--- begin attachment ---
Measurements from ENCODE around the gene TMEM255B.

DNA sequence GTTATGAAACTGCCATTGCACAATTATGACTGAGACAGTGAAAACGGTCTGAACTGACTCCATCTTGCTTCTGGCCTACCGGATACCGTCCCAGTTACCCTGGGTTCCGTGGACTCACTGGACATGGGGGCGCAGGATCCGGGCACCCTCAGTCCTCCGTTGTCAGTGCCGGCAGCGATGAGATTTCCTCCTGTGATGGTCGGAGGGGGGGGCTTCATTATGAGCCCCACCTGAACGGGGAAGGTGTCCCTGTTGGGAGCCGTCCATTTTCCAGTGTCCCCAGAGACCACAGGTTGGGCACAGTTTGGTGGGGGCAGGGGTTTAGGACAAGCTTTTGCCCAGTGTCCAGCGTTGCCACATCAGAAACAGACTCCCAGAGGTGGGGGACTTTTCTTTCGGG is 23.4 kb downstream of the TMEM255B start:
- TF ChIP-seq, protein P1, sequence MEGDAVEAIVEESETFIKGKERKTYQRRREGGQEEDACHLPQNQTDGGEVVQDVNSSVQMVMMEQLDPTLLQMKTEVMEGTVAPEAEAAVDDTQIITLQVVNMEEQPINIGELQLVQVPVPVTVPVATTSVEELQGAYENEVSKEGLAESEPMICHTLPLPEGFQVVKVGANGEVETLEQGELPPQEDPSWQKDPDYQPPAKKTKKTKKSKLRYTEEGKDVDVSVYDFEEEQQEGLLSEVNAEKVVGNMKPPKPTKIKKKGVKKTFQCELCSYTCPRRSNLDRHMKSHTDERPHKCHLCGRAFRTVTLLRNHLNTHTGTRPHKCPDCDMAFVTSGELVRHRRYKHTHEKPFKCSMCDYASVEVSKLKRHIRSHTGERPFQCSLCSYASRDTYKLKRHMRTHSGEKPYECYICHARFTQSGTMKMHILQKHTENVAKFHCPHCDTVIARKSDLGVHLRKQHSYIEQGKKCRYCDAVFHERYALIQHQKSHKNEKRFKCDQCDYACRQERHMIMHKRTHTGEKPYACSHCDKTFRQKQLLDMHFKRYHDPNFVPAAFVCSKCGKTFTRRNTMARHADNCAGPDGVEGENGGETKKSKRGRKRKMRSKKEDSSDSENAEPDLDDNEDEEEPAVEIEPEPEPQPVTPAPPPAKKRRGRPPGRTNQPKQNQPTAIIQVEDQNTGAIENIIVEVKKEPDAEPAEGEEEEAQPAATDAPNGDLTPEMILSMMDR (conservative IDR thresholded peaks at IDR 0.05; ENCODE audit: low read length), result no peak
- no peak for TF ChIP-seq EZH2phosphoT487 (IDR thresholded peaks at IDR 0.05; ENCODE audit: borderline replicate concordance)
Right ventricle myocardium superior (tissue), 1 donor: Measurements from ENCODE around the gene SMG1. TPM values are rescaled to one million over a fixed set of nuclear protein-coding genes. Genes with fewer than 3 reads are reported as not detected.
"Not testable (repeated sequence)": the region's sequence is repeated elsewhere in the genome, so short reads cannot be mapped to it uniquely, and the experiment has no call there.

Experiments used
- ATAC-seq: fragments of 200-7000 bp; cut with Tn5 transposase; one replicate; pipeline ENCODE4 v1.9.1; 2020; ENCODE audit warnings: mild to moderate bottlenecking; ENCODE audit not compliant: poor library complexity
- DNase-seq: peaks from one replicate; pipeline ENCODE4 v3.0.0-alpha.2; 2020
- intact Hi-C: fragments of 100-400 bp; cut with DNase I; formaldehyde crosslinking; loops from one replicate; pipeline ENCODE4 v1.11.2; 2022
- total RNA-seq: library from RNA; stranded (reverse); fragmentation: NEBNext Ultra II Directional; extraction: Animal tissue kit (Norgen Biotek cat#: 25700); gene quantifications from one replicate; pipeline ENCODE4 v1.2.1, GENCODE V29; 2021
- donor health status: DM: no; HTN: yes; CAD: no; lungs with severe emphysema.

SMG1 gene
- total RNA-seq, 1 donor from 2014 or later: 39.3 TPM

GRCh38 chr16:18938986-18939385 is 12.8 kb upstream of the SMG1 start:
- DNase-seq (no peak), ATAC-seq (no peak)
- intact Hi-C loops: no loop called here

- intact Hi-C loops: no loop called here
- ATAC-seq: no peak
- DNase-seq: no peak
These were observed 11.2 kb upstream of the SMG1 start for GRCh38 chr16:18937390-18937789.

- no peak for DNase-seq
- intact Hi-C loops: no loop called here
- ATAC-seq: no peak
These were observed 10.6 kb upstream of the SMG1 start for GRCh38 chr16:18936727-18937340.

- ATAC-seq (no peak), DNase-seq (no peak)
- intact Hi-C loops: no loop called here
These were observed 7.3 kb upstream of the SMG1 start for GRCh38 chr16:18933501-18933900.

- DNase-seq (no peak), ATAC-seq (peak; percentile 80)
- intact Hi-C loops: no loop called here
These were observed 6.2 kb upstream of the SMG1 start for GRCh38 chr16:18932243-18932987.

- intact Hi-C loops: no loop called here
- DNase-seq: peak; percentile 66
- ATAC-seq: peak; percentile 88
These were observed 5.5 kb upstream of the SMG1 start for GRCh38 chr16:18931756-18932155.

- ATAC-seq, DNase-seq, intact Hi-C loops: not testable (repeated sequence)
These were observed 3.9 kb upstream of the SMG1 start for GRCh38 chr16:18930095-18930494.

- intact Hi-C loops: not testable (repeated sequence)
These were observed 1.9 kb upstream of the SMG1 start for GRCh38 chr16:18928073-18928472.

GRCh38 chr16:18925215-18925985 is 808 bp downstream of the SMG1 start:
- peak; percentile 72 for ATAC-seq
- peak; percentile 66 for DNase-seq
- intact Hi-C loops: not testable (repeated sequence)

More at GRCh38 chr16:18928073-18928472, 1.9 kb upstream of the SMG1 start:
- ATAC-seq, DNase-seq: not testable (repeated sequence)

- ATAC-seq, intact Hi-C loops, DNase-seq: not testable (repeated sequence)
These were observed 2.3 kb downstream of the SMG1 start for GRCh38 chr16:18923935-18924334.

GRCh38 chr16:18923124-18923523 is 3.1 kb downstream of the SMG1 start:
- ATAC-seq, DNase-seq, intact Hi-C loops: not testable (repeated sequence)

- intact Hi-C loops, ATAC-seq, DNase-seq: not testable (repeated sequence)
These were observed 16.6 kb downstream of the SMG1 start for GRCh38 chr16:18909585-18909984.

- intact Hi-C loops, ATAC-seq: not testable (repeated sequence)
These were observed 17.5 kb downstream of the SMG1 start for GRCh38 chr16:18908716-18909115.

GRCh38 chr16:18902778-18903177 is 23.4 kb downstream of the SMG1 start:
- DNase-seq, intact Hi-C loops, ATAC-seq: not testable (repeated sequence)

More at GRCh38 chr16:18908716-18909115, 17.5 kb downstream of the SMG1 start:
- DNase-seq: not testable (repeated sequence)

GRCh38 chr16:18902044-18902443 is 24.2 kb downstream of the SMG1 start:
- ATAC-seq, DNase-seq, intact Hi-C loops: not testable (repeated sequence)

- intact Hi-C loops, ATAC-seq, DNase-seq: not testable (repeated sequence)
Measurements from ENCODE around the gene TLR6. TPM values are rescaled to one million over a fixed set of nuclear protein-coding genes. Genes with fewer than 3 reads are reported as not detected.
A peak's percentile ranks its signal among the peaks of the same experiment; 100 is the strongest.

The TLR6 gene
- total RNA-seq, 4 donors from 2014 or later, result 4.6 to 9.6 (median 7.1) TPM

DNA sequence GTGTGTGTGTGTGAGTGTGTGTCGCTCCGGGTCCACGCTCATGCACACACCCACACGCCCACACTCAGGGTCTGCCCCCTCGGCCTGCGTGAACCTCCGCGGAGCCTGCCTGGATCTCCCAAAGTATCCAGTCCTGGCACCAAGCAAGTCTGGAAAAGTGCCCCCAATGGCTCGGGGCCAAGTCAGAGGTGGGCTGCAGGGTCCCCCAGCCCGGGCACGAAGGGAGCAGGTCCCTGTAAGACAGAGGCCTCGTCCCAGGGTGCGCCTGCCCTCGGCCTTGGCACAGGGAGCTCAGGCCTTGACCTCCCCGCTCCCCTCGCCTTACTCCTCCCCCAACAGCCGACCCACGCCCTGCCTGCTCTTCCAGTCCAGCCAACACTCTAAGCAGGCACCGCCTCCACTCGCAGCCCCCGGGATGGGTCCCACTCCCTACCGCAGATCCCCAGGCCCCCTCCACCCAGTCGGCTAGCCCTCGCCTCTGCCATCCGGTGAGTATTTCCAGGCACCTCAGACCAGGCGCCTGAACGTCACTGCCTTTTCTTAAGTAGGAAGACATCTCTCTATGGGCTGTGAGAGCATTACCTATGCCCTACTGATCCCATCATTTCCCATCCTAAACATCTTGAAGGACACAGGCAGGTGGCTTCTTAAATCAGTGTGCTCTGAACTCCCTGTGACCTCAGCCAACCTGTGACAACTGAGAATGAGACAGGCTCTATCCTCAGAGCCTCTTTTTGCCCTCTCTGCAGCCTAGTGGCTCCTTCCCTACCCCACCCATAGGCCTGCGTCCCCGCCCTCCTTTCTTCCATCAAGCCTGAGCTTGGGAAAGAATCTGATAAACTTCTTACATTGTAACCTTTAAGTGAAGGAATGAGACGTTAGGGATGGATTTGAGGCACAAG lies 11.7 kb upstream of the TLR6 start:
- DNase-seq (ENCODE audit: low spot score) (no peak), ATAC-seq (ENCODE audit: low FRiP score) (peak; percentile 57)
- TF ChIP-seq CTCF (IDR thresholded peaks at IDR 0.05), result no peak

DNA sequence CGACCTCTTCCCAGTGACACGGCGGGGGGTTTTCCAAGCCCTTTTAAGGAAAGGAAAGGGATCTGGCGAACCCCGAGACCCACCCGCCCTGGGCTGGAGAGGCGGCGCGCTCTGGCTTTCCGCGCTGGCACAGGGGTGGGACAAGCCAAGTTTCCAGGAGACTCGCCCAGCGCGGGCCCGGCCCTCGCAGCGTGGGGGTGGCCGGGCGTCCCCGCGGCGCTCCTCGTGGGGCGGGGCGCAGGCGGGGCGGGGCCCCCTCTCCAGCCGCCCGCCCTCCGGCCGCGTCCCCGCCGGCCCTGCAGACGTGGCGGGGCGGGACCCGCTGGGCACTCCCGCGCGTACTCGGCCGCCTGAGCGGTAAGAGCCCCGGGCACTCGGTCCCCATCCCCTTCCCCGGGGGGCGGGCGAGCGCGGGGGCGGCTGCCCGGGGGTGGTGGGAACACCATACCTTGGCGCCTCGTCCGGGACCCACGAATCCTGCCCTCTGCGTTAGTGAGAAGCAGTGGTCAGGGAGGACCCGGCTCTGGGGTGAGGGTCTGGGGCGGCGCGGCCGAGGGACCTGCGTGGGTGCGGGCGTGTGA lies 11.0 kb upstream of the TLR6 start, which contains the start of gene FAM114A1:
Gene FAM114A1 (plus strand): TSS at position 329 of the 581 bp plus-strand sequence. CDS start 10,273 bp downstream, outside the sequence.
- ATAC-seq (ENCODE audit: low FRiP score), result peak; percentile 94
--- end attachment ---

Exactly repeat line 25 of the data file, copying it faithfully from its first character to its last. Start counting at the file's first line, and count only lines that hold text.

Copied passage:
These were observed 10.6 kb upstream of the SMG1 start for GRCh38 chr16:18936727-18937340.